Strange laws for strange times

Has the Government been planting background statements and political justifications into primary legislation in the expectation of court challenges?

As “one of the recession’s worst casualties”, Ireland has had its share of disruption since 2007 and the financial turmoil since the collapse of the Celtic Tiger has led to a spate of crisis legislation.

There are two striking features of the more rushed pieces of legislation: (1) the inclusion of political commentary and (2) repeated use of the phrase “in the public interest” (which might remind some readers of Bull Island‘s Charlie McCreevy sketches).

For example, section 2(1) of the Credit Institutions (Financial Support) Act 2008 provides:

The Minister has, in the public interest, the functions provided for under this Act because, after consulting the Governor and the Regulatory Authority, the Minister is of the opinion that—

(a) there is a serious threat to the stability of credit institutions in the State generally, or would be such a threat if those functions were not performed,

(b) the performance of those functions is necessary, in the public interest, for maintaining the stability of the financial system in the State, and

(c) the performance of those functions is necessary to remedy a serious disturbance in the economy of the State.

Section 2(1) of the Anglo Irish Bank Corporation Act 2009 contains a strikingly similar provision which effectively copies section 2(1) of the 2008 Act and pastes in a few Anglo-specific details.

I haven’t been through the entire Statute Book, but had never before encountered primary legislation which explained its background in this way. One might expect this in the appropriately titled explanatory memorandum which accompanies each draft law (eg. this one). However, while an explanatory memorandum might be examined by a court when interpreting legislation, this is the exception rather than the norm.

The legislative editorialising seems to have developed somewhat by the time the National Asset Management Agency Act 2009 was drafted. Section 2 of that Act uses similar terminology which is, again, more political than legal in content but which is aimed at addressing the purpose of the legislation, rather than the context of it. The Financial Emergency Measures in the Public Interest Acts No. 1 & 2 2009 (scroll to bottom of linked pages) see the adoption of recitals, common in continental European civil law systems and familiar to Irish lawyers thanks to the regulations and directives of the European Union.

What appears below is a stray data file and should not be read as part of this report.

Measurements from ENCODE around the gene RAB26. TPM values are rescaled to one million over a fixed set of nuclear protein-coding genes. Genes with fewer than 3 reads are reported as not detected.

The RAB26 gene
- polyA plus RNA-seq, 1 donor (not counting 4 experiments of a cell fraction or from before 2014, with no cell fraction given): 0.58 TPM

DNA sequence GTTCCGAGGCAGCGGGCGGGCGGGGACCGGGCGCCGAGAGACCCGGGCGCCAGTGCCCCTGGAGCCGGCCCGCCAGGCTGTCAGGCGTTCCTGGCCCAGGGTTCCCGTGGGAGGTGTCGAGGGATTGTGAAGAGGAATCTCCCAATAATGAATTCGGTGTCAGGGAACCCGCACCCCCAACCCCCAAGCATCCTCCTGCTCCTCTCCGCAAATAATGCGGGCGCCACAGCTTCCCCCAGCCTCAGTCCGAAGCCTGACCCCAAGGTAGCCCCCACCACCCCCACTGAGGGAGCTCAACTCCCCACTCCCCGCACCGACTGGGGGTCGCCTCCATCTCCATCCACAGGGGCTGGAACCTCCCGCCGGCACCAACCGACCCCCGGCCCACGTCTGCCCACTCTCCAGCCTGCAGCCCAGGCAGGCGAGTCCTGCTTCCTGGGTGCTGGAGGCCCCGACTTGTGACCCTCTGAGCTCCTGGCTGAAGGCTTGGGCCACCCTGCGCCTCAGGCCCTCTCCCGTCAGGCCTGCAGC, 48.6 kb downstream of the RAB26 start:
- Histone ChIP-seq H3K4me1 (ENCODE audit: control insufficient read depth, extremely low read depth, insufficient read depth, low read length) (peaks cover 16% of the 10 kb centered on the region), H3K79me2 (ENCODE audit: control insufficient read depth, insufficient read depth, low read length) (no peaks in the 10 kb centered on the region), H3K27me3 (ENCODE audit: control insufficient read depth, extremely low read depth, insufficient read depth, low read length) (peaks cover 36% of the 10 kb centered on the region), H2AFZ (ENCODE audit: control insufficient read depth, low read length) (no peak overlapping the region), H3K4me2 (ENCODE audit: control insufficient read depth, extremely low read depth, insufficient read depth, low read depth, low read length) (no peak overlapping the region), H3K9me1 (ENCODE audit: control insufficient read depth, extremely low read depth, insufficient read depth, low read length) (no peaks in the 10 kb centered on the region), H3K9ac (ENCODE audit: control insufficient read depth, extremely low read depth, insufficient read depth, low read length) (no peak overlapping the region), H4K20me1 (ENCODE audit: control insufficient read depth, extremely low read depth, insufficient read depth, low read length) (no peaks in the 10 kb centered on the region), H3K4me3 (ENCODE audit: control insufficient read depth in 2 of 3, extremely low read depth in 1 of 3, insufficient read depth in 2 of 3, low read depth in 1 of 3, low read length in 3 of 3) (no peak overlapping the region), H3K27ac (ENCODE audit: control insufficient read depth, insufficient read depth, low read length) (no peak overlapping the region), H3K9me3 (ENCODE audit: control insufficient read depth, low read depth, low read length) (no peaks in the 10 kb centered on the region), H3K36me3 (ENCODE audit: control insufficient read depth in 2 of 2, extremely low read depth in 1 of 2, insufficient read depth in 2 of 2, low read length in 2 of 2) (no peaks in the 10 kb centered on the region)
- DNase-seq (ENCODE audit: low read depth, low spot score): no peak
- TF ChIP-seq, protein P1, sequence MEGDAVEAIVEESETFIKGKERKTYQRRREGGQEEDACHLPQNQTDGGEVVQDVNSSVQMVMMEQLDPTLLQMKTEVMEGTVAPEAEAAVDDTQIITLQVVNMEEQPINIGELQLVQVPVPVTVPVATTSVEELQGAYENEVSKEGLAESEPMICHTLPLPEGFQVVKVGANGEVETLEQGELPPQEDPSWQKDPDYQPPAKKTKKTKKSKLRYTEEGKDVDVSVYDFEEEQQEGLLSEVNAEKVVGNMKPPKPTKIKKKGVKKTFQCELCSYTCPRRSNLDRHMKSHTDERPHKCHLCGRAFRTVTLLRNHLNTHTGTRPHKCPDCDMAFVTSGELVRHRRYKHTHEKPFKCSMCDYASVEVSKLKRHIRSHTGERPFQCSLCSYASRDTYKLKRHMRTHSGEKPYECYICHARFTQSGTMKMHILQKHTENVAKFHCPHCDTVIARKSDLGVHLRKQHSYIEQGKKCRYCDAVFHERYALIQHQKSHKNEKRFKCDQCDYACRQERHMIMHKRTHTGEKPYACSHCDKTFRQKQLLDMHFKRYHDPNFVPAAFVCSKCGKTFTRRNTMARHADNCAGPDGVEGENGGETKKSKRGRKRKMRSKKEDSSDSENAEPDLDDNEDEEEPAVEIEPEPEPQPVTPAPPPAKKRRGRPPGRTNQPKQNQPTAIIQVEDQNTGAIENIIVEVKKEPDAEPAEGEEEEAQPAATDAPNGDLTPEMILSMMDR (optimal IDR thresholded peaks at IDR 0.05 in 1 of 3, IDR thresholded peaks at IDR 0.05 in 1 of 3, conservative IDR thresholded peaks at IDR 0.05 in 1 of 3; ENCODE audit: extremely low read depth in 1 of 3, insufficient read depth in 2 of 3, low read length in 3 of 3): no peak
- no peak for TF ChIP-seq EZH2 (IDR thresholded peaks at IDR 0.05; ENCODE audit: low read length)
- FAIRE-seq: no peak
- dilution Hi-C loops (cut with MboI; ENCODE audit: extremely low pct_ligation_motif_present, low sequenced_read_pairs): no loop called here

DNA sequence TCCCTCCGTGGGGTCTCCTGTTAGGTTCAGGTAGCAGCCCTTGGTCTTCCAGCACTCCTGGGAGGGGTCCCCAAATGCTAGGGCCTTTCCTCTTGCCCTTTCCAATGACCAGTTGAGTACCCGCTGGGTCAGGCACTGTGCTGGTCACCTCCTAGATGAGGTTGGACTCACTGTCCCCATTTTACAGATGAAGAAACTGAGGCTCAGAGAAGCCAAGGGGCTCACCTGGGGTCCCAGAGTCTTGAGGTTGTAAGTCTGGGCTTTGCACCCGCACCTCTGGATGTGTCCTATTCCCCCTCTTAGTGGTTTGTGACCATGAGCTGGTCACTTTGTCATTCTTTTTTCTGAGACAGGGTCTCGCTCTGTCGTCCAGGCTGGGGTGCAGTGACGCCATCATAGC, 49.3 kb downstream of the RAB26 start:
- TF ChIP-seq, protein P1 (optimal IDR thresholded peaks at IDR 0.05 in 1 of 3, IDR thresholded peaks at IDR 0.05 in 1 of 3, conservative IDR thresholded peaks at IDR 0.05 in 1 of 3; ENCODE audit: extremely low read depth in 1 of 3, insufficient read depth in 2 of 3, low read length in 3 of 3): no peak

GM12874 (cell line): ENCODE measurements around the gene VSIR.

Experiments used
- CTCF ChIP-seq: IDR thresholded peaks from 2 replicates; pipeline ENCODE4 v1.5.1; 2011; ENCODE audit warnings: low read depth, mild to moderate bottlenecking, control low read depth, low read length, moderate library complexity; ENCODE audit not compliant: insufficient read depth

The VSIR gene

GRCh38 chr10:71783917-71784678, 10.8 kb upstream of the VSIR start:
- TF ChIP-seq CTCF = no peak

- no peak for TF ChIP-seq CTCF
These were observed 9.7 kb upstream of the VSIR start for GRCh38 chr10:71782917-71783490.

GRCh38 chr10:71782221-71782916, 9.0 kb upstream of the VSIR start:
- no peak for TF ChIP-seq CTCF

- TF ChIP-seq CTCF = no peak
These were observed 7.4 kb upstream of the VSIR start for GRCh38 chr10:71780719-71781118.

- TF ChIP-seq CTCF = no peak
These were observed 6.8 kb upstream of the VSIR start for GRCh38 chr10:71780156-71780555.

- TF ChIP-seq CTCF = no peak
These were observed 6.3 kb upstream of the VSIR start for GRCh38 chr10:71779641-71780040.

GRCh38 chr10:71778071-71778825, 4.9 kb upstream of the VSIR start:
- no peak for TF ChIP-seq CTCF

Lawyers in Ireland and the UK often wonder what the point to recitals is. The law should be confined, the thinking goes, to the four corners of primary legislative provisions and not muddied or complicated by mission statements, which may be advanced by a litigating party as, for example, giving rise to legitimate expectations. This article on the topic makes the point:

Recitals are supposed to be general statements. General statements are not something which ordinarily are recognized as giving rise to legitimate expectations. But also recitals in general (for instance, in contract law) are, well, recitals, not operative provisions and it is hard to fathom how they could give rise to positive obligations or defeat operative clauses.

Section 18(g) of the Interpretation Act 2005 is of relevance here. In general terms, it provides that marginal notes, headings and the like are to be ignored when interpreting legislation. However, the sections already referred to in recent crisis legislation are not headings and take the form of operative provisions (though they generally do not provide for any active measure).

It will be interesting to see on 1 November whether the divisional court which heard McKillen v. NAMA (a.k.a. Dellway Investment Ltd & ors v. NAMA, Ireland & the Attorney General) will consider section 2 of the NAMA Act when determining whether the circumstances outlined in that provision justify the operations of that agency [Update: it did make brief reference to section 2 at para. 4.2 & 9.55 of the judgment].

PS. The core pieces of emergency legislation are:


3 thoughts on “Strange laws for strange times

  1. With regard to 18(g)(ii), doesn’t this only apply to “a heading or cross-line”? Section 2(1) of the 2008 Act, which you cite, is more than simply a heading.

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